Early rhythm-control in AFib linked to lower risk of CV outcomes
In patients with early atrial fibrillation and cardiovascular conditions, early rhythm-control therapy was associated with a lower risk of cardiovascular outcomes, according to a study published in the New England Journal of Medicine and presented at the virtual European Society of Cardiology (ESC) Congress 2020.
In the EAST-AFNET 4 trial, 2789 patients with early atrial fibrillation (diagnosed ≤1 year before enrollment) and cardiovascular conditions were randomized to receive early rhythm control, including use of antiarrhythmic drugs or atrial fibrillation ablation after randomization) or usual care, which limited rhythm control for atrial fibrillation–related symptoms.
The first primary outcome was a composite of death from cardiovascular causes, stroke, or hospitalization with worsening of heart failure or acute coronary syndrome and the second primary outcome was the number of nights spent in the hospital per year.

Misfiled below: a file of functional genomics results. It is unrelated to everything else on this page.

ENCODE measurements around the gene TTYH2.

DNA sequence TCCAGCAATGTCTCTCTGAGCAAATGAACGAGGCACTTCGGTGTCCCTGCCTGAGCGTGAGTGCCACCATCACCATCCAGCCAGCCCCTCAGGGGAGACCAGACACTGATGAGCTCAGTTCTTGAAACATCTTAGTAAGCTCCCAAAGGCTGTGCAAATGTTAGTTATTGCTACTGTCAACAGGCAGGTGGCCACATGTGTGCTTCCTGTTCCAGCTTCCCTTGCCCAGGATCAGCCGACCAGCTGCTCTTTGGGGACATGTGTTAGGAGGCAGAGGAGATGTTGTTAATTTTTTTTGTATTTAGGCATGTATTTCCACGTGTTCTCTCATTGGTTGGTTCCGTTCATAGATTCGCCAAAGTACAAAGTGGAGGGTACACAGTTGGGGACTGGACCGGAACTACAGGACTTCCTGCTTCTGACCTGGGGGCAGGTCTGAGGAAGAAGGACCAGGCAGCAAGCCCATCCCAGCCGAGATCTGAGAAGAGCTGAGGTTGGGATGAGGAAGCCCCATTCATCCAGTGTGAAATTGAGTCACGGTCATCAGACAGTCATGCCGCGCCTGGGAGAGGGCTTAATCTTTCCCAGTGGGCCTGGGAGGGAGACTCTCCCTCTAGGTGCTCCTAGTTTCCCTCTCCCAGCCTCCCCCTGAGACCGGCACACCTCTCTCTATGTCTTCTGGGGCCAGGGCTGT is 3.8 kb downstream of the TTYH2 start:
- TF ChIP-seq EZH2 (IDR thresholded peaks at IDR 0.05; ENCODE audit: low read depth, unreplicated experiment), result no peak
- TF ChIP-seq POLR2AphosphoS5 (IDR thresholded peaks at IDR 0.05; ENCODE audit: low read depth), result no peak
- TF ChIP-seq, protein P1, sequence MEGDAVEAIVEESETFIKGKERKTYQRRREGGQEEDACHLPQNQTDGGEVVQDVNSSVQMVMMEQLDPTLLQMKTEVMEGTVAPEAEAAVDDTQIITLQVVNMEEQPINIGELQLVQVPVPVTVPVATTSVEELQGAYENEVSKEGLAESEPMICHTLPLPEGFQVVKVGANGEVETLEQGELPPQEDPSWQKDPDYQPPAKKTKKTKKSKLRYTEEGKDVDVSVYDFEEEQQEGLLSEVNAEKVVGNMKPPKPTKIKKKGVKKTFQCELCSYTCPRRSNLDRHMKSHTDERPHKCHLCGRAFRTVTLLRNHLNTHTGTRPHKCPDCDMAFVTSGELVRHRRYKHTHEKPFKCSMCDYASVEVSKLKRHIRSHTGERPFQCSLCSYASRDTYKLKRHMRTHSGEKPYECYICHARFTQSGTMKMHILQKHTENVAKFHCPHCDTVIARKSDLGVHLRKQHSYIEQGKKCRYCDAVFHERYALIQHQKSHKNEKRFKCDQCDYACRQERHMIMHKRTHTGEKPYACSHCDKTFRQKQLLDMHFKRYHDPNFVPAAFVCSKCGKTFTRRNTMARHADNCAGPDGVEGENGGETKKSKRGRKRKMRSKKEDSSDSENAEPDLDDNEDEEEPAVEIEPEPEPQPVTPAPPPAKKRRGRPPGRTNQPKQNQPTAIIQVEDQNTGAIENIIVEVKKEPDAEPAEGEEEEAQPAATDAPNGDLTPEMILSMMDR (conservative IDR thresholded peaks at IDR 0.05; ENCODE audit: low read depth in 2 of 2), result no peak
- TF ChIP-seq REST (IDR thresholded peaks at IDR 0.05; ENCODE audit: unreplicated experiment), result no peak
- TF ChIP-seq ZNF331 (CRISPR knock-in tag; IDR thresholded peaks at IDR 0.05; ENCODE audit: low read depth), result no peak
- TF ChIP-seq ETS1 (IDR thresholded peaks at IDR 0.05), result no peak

The trial was stopped after a median of 5.1 years in favor of efficacy.
A first-primary-outcome event was recorded in 249 patients utilizing early rhythm control and 316 patients undergoing usual care.
The mean number of nights spent in the hospital and the percentage of patients with a primary safety outcome event did not differ significantly between the groups.
Serious adverse events related to rhythm-control therapy occurred in 4.9% and 1.4% of the patients assigned to early rhythm control and usual care, respectively.
Kirchhof P, Camm J, Goette A, et al. Early rhythm-control therapy in patients with atrial fibrillation. New Eng J Med. 2020; DOI: 10.1056/NEJMoa2019422.